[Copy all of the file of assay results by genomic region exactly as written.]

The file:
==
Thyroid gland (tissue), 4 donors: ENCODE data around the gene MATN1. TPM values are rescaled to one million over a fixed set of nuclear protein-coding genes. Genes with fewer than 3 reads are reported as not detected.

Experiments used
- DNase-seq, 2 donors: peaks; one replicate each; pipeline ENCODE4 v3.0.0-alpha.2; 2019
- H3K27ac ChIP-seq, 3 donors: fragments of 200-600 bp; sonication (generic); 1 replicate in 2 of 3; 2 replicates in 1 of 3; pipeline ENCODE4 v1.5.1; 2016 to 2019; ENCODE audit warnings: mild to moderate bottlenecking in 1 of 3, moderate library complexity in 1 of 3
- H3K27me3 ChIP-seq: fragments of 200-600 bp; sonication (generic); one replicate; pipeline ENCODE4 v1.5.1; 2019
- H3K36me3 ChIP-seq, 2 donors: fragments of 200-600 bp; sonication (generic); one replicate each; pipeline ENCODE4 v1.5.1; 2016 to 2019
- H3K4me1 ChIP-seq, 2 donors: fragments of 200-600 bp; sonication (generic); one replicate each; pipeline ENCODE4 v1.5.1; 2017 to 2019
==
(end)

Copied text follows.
Thyroid gland (tissue), 4 donors: ENCODE data around the gene MATN1. TPM values are rescaled to one million over a fixed set of nuclear protein-coding genes. Genes with fewer than 3 reads are reported as not detected.

Experiments used
- DNase-seq, 2 donors: peaks; one replicate each; pipeline ENCODE4 v3.0.0-alpha.2; 2019
- H3K27ac ChIP-seq, 3 donors: fragments of 200-600 bp; sonication (generic); 1 replicate in 2 of 3; 2 replicates in 1 of 3; pipeline ENCODE4 v1.5.1; 2016 to 2019; ENCODE audit warnings: mild to moderate bottlenecking in 1 of 3, moderate library complexity in 1 of 3
- H3K27me3 ChIP-seq: fragments of 200-600 bp; sonication (generic); one replicate; pipeline ENCODE4 v1.5.1; 2019
- H3K36me3 ChIP-seq, 2 donors: fragments of 200-600 bp; sonication (generic); one replicate each; pipeline ENCODE4 v1.5.1; 2016 to 2019
- H3K4me1 ChIP-seq, 2 donors: fragments of 200-600 bp; sonication (generic); one replicate each; pipeline ENCODE4 v1.5.1; 2017 to 2019